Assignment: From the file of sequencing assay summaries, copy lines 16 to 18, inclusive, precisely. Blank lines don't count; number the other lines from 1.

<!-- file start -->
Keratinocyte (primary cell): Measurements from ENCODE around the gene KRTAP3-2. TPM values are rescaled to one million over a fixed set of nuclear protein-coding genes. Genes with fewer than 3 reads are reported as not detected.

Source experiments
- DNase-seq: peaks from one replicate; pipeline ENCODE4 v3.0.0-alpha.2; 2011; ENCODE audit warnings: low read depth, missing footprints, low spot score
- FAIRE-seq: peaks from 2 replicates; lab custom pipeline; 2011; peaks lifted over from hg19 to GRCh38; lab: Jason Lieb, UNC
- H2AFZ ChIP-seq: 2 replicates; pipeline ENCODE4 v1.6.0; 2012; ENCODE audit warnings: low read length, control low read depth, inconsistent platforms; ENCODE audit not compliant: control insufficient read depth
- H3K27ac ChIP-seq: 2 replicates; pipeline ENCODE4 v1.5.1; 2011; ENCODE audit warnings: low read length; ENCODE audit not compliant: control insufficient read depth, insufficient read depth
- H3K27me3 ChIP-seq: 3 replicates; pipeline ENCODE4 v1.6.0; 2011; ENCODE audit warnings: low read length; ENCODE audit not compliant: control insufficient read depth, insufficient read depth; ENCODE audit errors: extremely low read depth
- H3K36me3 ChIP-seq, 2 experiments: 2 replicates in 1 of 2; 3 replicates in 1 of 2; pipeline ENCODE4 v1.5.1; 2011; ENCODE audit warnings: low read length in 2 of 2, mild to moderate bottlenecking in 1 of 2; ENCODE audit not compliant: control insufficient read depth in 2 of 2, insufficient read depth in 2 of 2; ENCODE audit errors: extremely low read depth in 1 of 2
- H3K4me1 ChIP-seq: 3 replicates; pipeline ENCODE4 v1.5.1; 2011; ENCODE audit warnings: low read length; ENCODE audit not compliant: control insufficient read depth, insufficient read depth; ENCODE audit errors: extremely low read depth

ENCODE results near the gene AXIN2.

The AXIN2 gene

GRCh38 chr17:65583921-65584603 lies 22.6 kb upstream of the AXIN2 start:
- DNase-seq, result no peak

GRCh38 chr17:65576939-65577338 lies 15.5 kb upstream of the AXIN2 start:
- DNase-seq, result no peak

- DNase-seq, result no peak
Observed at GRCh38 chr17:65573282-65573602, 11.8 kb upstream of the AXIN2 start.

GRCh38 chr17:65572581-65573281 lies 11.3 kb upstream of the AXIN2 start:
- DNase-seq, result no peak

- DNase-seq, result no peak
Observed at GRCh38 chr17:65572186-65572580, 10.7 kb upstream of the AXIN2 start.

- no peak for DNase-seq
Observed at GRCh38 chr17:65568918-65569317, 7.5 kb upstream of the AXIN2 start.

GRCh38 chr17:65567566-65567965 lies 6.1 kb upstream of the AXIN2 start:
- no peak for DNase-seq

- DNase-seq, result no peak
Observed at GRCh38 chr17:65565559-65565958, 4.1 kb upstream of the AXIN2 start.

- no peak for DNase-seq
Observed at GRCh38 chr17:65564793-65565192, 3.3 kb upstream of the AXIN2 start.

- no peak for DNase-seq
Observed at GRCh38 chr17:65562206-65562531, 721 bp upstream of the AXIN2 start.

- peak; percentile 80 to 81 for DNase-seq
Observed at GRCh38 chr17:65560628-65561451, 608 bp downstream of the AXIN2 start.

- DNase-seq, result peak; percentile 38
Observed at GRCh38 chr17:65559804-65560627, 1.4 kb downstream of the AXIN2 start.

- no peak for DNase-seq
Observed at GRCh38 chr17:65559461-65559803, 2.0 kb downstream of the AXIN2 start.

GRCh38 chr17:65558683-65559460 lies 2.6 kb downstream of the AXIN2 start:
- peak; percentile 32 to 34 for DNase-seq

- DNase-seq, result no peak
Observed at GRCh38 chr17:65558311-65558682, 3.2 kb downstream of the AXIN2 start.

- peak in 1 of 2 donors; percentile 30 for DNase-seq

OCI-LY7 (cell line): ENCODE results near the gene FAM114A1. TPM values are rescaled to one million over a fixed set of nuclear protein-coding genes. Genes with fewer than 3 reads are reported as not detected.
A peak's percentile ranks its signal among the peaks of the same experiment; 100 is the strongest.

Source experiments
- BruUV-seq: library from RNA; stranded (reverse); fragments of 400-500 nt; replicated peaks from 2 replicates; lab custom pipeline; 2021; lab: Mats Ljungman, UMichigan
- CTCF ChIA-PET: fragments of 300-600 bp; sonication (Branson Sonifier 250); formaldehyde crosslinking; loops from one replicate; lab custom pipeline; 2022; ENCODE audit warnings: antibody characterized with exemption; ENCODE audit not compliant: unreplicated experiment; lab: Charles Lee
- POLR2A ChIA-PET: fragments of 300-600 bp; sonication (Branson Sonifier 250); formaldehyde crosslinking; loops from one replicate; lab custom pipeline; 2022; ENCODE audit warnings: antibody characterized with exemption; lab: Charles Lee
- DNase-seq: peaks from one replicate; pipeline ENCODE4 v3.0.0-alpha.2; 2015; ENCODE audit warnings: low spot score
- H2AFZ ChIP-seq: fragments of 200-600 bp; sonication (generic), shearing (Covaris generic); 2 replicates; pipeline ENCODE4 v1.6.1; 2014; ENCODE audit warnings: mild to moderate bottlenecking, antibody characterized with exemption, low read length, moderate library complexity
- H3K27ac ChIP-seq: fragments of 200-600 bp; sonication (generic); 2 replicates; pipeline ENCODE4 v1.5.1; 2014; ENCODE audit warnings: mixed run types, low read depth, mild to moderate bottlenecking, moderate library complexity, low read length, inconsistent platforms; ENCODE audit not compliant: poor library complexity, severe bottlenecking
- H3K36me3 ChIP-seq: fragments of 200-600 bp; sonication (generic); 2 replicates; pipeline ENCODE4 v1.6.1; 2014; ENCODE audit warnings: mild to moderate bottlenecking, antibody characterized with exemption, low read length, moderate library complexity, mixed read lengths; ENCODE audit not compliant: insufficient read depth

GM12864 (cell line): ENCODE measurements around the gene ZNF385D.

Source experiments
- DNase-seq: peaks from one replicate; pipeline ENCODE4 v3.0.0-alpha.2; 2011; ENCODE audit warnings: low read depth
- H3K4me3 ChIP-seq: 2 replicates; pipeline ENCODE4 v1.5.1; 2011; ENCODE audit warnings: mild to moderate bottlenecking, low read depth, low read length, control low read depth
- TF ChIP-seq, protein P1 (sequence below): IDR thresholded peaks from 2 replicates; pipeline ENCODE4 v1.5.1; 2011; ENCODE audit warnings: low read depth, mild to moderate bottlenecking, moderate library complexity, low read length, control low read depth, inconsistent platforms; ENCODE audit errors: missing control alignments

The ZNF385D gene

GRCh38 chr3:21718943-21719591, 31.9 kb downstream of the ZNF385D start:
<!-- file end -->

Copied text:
- DNase-seq, result no peak
Observed at GRCh38 chr17:65573282-65573602, 11.8 kb upstream of the AXIN2 start.

GRCh38 chr17:65572581-65573281 lies 11.3 kb upstream of the AXIN2 start: